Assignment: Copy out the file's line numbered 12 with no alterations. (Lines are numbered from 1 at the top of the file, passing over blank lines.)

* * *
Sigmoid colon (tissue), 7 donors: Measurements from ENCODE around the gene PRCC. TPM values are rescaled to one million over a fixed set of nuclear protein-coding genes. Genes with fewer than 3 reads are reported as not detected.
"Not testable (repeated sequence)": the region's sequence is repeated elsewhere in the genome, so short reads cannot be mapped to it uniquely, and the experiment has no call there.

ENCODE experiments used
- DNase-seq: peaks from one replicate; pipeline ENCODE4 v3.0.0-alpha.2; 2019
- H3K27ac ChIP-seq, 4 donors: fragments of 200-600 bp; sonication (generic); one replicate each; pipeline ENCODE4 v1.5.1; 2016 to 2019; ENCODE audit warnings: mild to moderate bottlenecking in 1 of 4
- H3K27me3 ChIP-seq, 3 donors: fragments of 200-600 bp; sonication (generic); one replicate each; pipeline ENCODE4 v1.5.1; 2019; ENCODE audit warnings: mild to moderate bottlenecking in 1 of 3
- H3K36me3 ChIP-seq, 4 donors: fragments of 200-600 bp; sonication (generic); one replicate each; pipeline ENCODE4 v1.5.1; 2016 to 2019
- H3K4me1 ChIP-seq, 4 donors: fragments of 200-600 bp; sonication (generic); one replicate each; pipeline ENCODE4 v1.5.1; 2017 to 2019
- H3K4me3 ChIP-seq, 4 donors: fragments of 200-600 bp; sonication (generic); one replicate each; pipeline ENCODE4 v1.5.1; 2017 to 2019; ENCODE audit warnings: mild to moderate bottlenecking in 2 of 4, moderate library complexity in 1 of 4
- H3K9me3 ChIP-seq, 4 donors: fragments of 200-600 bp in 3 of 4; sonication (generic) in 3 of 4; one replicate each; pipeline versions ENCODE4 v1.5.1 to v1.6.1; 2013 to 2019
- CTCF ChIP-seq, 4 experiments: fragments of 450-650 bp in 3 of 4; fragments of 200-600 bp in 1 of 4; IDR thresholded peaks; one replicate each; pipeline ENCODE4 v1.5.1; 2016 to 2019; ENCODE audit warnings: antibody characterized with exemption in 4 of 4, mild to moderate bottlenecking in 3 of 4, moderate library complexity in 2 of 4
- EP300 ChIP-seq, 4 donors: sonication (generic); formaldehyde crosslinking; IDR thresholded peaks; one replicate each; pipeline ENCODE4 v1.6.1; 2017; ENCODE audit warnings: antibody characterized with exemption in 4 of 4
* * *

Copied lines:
- EP300 ChIP-seq, 4 donors: sonication (generic); formaldehyde crosslinking; IDR thresholded peaks; one replicate each; pipeline ENCODE4 v1.6.1; 2017; ENCODE audit warnings: antibody characterized with exemption in 4 of 4